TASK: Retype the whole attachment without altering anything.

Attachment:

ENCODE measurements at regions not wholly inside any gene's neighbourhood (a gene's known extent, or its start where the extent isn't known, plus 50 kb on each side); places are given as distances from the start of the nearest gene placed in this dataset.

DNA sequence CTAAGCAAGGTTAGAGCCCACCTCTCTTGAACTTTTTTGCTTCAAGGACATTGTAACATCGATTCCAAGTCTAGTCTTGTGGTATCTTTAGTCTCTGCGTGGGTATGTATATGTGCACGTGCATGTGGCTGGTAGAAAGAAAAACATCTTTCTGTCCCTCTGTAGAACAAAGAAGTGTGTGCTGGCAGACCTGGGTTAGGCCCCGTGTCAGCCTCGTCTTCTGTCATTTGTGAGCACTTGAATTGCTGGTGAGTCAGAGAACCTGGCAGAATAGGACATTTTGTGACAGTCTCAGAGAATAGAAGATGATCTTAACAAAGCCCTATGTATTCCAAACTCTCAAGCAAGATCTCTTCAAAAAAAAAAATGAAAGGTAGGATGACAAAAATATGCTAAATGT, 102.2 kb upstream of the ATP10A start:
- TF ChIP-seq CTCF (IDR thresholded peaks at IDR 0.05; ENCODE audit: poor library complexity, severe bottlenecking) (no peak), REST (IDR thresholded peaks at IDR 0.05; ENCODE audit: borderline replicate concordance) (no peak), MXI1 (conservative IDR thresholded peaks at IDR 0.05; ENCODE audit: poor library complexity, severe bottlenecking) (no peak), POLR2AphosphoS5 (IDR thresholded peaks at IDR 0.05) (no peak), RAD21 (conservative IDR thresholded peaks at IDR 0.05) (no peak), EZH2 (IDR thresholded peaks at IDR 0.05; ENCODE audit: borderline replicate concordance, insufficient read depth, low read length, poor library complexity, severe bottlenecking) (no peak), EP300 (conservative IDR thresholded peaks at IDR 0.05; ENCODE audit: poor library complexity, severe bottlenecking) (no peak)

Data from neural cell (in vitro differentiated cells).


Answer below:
ENCODE measurements at regions not wholly inside any gene's neighbourhood (a gene's known extent, or its start where the extent isn't known, plus 50 kb on each side); places are given as distances from the start of the nearest gene placed in this dataset.

DNA sequence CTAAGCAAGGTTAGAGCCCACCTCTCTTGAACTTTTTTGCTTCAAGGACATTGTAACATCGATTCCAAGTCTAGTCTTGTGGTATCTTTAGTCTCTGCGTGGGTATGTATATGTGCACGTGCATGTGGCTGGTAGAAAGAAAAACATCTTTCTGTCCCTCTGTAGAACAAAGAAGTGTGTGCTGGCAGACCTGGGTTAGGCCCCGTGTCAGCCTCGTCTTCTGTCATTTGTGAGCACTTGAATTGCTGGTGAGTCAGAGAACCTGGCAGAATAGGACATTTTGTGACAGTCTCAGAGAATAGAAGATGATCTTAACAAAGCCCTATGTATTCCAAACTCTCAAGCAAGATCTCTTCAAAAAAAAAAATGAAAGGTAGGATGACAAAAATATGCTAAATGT, 102.2 kb upstream of the ATP10A start:
- TF ChIP-seq CTCF (IDR thresholded peaks at IDR 0.05; ENCODE audit: poor library complexity, severe bottlenecking) (no peak), REST (IDR thresholded peaks at IDR 0.05; ENCODE audit: borderline replicate concordance) (no peak), MXI1 (conservative IDR thresholded peaks at IDR 0.05; ENCODE audit: poor library complexity, severe bottlenecking) (no peak), POLR2AphosphoS5 (IDR thresholded peaks at IDR 0.05) (no peak), RAD21 (conservative IDR thresholded peaks at IDR 0.05) (no peak), EZH2 (IDR thresholded peaks at IDR 0.05; ENCODE audit: borderline replicate concordance, insufficient read depth, low read length, poor library complexity, severe bottlenecking) (no peak), EP300 (conservative IDR thresholded peaks at IDR 0.05; ENCODE audit: poor library complexity, severe bottlenecking) (no peak)

Data from neural cell (in vitro differentiated cells).